March 11, 2009

The no-brainer business case for RIA

Although the RIA seems to defy definition, its business case has become crystal clear. If you are still not convinced about adopting RIAs, then have a look at these great slides from this webinar by Forrester on Enterprise RIA adoption.

Wait, what do I mean "RIA seems to defy definition"? Well, the definition of the term RIA seems to be shifting continuously. It certainly no longer just literally means rich internet application. I have said before that RIA was becoming a synonym for website, because nowadays, people expect you to build an RIA when they ask you to build a website for them. Just yesterday, I attended a seminar about RIAs, and the keynote speaker was of the opinion that an important aspect of RIA is "cross-platformness". And I can only agree, because the capability to build an application only once and being able to deploy it on many operating systems and devices is definetely a big development and maintenance cost reducer: win-win.

Interestingly, the definition of the term Web Service is undergoing a similar process as its meaning is also becoming broader. Well, that is not entirely true, because the definition of Web Service is depending on the perspective of its beholder. Seen from a business perspective, a web service is a course granular thing that reflects a certain business process or transaction, for instance "payment". Seen from the perspective of a software architect, a webservice is a programming interface that provides a set of operations that can be invoked from anywhere on the web. Seen from a consumer's perspective, a web service has a much broader meaning: a service of a company that is rendered to them through the web, for instance "online banking". Each of these notions is essentially true.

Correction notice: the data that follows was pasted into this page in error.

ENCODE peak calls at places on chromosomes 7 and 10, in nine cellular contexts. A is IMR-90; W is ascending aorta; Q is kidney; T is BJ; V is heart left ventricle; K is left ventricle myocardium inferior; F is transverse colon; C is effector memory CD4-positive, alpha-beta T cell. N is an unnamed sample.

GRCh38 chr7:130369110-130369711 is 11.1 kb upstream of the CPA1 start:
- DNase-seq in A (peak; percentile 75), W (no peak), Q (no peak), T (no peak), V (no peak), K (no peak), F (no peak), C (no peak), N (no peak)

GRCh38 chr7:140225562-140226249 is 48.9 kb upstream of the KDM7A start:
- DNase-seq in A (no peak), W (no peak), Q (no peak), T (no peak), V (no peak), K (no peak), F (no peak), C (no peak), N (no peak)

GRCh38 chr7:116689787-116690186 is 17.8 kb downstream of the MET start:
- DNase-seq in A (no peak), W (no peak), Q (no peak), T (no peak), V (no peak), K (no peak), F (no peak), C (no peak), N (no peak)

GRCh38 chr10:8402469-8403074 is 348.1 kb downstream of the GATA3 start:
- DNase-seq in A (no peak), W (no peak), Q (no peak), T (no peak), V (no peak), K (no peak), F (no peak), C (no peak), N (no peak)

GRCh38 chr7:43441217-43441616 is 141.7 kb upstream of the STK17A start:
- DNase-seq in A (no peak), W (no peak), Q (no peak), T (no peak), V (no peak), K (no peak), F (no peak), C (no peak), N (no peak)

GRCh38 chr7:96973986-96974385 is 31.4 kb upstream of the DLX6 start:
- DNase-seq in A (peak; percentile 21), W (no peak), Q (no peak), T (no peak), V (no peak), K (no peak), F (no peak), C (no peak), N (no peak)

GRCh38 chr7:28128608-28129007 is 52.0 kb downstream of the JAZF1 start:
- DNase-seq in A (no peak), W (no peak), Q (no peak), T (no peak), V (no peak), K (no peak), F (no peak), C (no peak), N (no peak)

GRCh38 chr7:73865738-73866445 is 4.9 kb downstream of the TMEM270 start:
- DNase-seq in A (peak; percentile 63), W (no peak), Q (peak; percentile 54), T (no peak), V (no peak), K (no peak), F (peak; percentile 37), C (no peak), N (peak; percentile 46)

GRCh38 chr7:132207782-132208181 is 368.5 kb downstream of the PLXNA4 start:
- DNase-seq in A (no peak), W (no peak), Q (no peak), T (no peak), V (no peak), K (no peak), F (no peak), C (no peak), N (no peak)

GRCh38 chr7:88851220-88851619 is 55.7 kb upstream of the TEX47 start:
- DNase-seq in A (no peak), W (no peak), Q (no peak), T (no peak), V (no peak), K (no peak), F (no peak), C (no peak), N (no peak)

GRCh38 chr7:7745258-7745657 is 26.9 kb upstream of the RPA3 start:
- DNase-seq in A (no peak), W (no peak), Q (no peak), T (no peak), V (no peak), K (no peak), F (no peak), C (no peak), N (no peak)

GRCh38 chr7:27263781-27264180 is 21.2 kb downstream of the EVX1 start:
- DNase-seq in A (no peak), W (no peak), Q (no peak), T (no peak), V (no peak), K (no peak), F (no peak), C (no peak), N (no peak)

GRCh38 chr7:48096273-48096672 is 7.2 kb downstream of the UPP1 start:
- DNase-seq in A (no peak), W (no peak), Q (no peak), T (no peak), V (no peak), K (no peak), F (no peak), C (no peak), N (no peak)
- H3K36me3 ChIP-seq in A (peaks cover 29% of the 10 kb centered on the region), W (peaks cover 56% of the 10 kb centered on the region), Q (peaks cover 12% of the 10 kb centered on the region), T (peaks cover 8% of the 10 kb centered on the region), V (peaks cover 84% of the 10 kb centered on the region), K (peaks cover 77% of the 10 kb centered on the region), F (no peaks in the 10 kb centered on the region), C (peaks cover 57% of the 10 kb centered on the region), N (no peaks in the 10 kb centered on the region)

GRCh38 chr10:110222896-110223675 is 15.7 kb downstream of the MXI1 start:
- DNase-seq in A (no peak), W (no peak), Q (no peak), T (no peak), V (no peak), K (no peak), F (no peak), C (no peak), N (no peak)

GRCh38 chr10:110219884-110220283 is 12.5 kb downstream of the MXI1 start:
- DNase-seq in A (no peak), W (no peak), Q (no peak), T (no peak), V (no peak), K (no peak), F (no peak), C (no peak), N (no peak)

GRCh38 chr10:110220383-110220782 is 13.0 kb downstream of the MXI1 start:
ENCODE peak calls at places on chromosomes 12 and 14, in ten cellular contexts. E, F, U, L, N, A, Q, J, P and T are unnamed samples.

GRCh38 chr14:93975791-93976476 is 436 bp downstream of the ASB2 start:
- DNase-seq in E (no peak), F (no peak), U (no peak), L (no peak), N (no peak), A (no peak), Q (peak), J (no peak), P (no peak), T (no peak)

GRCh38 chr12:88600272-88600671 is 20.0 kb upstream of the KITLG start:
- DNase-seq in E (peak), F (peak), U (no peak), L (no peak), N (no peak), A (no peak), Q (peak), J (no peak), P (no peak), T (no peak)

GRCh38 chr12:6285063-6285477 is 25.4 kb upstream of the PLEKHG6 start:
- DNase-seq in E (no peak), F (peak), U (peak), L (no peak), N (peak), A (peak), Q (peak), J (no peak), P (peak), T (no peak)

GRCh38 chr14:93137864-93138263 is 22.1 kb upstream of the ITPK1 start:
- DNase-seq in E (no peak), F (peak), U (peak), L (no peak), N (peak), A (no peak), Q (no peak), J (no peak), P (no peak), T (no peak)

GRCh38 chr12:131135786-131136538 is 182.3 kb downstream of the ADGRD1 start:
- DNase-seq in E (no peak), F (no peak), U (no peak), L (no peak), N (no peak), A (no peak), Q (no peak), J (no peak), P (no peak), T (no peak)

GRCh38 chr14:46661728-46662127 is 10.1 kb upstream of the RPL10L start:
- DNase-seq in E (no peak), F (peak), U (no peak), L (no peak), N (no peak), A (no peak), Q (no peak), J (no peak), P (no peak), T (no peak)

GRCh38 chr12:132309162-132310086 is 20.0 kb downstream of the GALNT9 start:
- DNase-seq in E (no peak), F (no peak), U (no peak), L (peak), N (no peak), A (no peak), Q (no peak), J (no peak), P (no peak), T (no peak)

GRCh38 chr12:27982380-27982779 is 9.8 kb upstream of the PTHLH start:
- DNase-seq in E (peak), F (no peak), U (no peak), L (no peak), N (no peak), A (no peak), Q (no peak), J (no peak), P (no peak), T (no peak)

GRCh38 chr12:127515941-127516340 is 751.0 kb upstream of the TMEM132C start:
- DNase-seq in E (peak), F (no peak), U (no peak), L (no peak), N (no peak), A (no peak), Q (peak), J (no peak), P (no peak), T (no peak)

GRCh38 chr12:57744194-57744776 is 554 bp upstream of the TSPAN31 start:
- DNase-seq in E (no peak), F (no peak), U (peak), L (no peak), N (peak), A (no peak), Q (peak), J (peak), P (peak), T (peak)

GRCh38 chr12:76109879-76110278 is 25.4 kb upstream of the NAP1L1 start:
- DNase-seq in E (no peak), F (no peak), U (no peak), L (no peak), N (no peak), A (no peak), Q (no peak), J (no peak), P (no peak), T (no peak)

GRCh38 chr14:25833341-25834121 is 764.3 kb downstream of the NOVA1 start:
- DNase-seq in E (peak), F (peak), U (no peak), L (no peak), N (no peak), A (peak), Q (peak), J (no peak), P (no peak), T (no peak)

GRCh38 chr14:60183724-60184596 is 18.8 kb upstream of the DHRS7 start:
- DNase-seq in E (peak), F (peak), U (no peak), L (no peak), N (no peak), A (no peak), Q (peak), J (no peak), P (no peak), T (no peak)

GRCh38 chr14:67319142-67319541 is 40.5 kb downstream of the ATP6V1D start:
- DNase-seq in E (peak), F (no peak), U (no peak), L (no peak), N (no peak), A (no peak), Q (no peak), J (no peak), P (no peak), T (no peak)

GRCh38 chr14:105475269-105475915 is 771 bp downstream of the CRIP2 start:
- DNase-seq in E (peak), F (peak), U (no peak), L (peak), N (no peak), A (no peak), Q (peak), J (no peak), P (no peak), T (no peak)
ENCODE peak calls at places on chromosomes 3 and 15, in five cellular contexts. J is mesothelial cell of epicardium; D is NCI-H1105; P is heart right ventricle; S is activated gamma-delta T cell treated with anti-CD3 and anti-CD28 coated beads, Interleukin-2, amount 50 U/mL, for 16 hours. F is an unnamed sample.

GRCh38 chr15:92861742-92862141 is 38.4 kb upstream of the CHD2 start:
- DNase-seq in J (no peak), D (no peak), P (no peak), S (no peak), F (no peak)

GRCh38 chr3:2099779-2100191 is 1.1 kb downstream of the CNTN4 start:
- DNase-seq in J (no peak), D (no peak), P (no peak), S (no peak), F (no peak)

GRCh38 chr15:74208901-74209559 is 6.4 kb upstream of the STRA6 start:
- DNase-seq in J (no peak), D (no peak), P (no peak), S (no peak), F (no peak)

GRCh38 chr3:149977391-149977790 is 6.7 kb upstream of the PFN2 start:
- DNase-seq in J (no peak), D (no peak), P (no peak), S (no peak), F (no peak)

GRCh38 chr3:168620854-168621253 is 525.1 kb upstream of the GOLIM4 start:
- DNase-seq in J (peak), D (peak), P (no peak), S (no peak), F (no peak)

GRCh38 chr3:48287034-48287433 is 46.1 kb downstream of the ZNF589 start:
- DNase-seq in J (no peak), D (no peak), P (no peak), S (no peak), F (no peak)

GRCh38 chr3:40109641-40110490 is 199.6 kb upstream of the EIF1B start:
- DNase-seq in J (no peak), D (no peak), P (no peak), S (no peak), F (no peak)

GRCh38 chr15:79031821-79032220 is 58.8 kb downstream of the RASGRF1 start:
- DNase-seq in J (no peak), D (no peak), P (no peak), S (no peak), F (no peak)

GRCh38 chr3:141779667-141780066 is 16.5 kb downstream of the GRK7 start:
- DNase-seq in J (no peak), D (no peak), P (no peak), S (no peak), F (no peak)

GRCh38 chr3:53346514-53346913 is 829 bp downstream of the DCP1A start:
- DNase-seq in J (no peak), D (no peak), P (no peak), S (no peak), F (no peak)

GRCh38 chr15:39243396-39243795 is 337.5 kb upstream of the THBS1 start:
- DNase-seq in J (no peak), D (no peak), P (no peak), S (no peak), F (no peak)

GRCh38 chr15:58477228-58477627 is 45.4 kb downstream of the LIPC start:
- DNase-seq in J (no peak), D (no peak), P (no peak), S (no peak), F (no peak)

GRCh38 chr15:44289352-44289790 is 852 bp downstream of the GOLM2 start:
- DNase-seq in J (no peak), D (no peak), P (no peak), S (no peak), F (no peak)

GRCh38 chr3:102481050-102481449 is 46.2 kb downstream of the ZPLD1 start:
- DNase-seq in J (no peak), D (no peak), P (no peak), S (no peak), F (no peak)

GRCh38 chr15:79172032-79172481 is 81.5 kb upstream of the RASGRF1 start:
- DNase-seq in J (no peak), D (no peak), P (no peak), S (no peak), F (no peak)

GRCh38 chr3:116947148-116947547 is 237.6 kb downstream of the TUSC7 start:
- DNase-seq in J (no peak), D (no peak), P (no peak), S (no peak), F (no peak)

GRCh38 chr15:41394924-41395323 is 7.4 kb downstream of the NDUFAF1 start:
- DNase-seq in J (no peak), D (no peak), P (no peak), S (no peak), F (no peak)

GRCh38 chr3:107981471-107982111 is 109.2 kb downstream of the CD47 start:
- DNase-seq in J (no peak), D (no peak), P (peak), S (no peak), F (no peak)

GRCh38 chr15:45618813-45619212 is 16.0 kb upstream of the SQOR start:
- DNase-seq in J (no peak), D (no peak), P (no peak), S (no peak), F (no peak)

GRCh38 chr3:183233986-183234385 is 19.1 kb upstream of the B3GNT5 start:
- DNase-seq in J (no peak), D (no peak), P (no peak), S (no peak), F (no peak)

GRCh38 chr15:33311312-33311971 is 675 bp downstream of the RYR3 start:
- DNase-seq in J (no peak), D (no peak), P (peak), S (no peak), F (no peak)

Did you notice how close the perceived meaning of "web service" comes to the meaning of RIA when seen from a consumer's perspective? In any case, an RIA can significantly improve the quality of the service that is rendered to the customer, because the rich capabilities of RIA technology allows you to develop appealing and responsive web applications. Add the above mentioned "cross-platformness" to the equation and you get a no-brainer business case: RIA technology improves customer satisfaction and reduces cost. And if you pair RIA development with an Agile methodology (also a no-brainer) and rapid design & visualization, you can have your customers experience the first version of your cost reducer and customer satisfier within the month. No kidding.

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